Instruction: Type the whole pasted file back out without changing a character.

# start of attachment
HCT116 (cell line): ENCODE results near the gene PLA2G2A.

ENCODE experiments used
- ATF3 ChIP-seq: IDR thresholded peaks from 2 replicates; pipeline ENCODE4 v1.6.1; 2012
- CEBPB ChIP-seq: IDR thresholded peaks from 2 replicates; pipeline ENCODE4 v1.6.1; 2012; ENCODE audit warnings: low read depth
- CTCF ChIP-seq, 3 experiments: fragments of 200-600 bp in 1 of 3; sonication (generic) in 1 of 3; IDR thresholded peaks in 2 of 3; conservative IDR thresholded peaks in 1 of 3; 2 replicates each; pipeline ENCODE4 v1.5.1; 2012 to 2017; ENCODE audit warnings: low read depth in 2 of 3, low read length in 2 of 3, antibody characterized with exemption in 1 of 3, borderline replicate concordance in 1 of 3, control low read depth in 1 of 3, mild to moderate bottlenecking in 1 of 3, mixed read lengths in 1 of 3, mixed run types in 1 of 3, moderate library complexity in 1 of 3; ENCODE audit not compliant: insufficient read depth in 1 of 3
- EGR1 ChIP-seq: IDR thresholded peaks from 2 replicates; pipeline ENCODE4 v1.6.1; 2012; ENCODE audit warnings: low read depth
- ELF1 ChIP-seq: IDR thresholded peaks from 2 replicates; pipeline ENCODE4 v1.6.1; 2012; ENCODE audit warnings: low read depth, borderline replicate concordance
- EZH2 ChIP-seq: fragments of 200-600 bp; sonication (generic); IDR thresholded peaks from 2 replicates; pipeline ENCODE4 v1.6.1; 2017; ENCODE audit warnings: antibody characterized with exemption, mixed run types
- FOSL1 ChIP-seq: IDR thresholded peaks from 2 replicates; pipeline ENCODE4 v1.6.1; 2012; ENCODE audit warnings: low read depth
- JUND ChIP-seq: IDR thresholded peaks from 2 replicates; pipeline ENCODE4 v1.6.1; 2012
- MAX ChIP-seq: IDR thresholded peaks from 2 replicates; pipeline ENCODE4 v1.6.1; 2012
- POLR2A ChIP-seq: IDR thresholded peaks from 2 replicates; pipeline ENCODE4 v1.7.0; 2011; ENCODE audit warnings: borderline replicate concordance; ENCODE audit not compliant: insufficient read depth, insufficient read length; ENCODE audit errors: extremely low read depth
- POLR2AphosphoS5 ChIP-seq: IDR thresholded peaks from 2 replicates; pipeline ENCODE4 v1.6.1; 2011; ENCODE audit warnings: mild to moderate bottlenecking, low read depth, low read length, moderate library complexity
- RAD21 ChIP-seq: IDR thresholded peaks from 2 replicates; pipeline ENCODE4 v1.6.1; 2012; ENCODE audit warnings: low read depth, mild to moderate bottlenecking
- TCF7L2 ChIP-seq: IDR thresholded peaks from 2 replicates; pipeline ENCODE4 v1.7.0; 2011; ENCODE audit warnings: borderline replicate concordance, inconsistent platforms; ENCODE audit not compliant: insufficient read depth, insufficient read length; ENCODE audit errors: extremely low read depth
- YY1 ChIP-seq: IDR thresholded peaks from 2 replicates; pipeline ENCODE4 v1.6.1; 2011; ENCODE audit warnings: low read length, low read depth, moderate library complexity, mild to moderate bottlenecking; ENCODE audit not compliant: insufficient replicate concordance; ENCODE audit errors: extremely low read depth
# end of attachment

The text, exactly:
HCT116 (cell line): ENCODE results near the gene PLA2G2A.

ENCODE experiments used
- ATF3 ChIP-seq: IDR thresholded peaks from 2 replicates; pipeline ENCODE4 v1.6.1; 2012
- CEBPB ChIP-seq: IDR thresholded peaks from 2 replicates; pipeline ENCODE4 v1.6.1; 2012; ENCODE audit warnings: low read depth
- CTCF ChIP-seq, 3 experiments: fragments of 200-600 bp in 1 of 3; sonication (generic) in 1 of 3; IDR thresholded peaks in 2 of 3; conservative IDR thresholded peaks in 1 of 3; 2 replicates each; pipeline ENCODE4 v1.5.1; 2012 to 2017; ENCODE audit warnings: low read depth in 2 of 3, low read length in 2 of 3, antibody characterized with exemption in 1 of 3, borderline replicate concordance in 1 of 3, control low read depth in 1 of 3, mild to moderate bottlenecking in 1 of 3, mixed read lengths in 1 of 3, mixed run types in 1 of 3, moderate library complexity in 1 of 3; ENCODE audit not compliant: insufficient read depth in 1 of 3
- EGR1 ChIP-seq: IDR thresholded peaks from 2 replicates; pipeline ENCODE4 v1.6.1; 2012; ENCODE audit warnings: low read depth
- ELF1 ChIP-seq: IDR thresholded peaks from 2 replicates; pipeline ENCODE4 v1.6.1; 2012; ENCODE audit warnings: low read depth, borderline replicate concordance
- EZH2 ChIP-seq: fragments of 200-600 bp; sonication (generic); IDR thresholded peaks from 2 replicates; pipeline ENCODE4 v1.6.1; 2017; ENCODE audit warnings: antibody characterized with exemption, mixed run types
- FOSL1 ChIP-seq: IDR thresholded peaks from 2 replicates; pipeline ENCODE4 v1.6.1; 2012; ENCODE audit warnings: low read depth
- JUND ChIP-seq: IDR thresholded peaks from 2 replicates; pipeline ENCODE4 v1.6.1; 2012
- MAX ChIP-seq: IDR thresholded peaks from 2 replicates; pipeline ENCODE4 v1.6.1; 2012
- POLR2A ChIP-seq: IDR thresholded peaks from 2 replicates; pipeline ENCODE4 v1.7.0; 2011; ENCODE audit warnings: borderline replicate concordance; ENCODE audit not compliant: insufficient read depth, insufficient read length; ENCODE audit errors: extremely low read depth
- POLR2AphosphoS5 ChIP-seq: IDR thresholded peaks from 2 replicates; pipeline ENCODE4 v1.6.1; 2011; ENCODE audit warnings: mild to moderate bottlenecking, low read depth, low read length, moderate library complexity
- RAD21 ChIP-seq: IDR thresholded peaks from 2 replicates; pipeline ENCODE4 v1.6.1; 2012; ENCODE audit warnings: low read depth, mild to moderate bottlenecking
- TCF7L2 ChIP-seq: IDR thresholded peaks from 2 replicates; pipeline ENCODE4 v1.7.0; 2011; ENCODE audit warnings: borderline replicate concordance, inconsistent platforms; ENCODE audit not compliant: insufficient read depth, insufficient read length; ENCODE audit errors: extremely low read depth
- YY1 ChIP-seq: IDR thresholded peaks from 2 replicates; pipeline ENCODE4 v1.6.1; 2011; ENCODE audit warnings: low read length, low read depth, moderate library complexity, mild to moderate bottlenecking; ENCODE audit not compliant: insufficient replicate concordance; ENCODE audit errors: extremely low read depth